District Names New PR Chief

    In the time-honored tradition of journalists leaving the field to become public relations consultants, Bridget LeRoy has jumped ship.
    Starting in September, Ms. LeRoy will be the East Hampton School District’s communications adviser. For the past year and a half, she had covered education for The East Hampton Star.
    At Tuesday night’s meeting of the East Hampton School Board, her contract was unanimously approved. It is a new position for the district.
    “Over the past decade, there’s been this general feeling that the school was doing things behind closed doors,” said Ms. LeRoy, 48, who displayed nervous excitement just before the vote was cast. Her middle child attends East Hampton High School.
    “This particular administration and this board are extremely aware of the fact that they’re dealing with $64 million a year in other people’s money,” she said, referring to the district’s annual budget.”
     While Ms. LeRoy said her appointment signaled a new era in transparency and accountability for the district, the added job also comes at a time when the district has faced difficult financial decisions following a budget shortfall of nearly $3 million earlier in the year.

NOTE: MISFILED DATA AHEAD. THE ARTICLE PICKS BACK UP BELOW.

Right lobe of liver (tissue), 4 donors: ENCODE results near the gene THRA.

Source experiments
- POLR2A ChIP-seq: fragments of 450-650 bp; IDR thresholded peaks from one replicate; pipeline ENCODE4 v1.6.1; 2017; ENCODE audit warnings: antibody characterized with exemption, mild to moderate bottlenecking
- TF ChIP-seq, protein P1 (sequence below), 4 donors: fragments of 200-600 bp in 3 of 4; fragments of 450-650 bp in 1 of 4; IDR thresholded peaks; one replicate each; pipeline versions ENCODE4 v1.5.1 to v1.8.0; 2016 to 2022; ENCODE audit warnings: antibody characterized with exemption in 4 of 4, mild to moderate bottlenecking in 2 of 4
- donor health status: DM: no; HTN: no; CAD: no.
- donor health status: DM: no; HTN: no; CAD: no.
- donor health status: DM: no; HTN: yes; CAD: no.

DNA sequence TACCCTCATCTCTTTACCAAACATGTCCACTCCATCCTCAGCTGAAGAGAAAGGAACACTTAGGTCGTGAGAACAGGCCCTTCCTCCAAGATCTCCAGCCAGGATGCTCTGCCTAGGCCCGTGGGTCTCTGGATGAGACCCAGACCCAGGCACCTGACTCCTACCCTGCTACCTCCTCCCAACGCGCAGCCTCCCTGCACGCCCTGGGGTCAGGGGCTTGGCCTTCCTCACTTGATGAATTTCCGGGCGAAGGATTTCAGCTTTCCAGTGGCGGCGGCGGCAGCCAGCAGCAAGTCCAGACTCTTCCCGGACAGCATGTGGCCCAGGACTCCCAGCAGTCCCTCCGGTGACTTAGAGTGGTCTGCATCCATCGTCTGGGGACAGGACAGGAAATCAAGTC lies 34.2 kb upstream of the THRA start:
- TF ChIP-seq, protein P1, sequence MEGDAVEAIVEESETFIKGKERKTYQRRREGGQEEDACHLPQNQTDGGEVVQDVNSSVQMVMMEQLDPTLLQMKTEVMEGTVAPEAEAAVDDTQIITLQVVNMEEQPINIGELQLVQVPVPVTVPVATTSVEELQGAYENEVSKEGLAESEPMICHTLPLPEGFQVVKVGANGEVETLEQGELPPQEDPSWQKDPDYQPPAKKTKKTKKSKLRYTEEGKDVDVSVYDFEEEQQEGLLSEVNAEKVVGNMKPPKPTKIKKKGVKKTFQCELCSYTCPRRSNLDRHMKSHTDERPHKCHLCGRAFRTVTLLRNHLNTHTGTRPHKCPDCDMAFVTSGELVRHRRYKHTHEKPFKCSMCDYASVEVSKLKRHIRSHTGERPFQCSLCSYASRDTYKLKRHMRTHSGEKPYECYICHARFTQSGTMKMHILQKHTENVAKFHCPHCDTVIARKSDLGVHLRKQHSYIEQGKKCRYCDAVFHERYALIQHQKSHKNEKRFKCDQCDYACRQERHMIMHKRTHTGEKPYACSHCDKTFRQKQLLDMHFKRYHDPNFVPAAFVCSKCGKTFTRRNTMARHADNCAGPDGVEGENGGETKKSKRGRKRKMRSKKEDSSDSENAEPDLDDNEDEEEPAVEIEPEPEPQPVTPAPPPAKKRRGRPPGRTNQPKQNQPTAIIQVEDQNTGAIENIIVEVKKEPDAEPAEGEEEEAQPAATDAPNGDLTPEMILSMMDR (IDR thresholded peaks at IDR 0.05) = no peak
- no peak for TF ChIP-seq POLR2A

As for her salary, which Ms. LeRoy described as a “drop in the bucket,” she will make $25 an hour at a maximum of 32 hours each week — or about $3,200 each month. The position comes with no health insurance and no retirement benefits.
    Richard Burns, the district superintendent, sees it as a way of informing the community and parents about events happening within the district.
    As is the case with other contract employees, Ms. LeRoy’s position lasts until June 30 of next year. Mr. Burns said the money for her salary came from various sources. “Part of the money is new money, but part of it is not,” he said, citing leftover cash after the elimination of the district’s arts director.
    Ms. LeRoy’s responsibilities will include updating the Web site and helping to publish the district’s quarterly pamphlet, The Observer.
    “It’s something that should have been in place long ago,” Ms. Hope said. “And now it finally is.”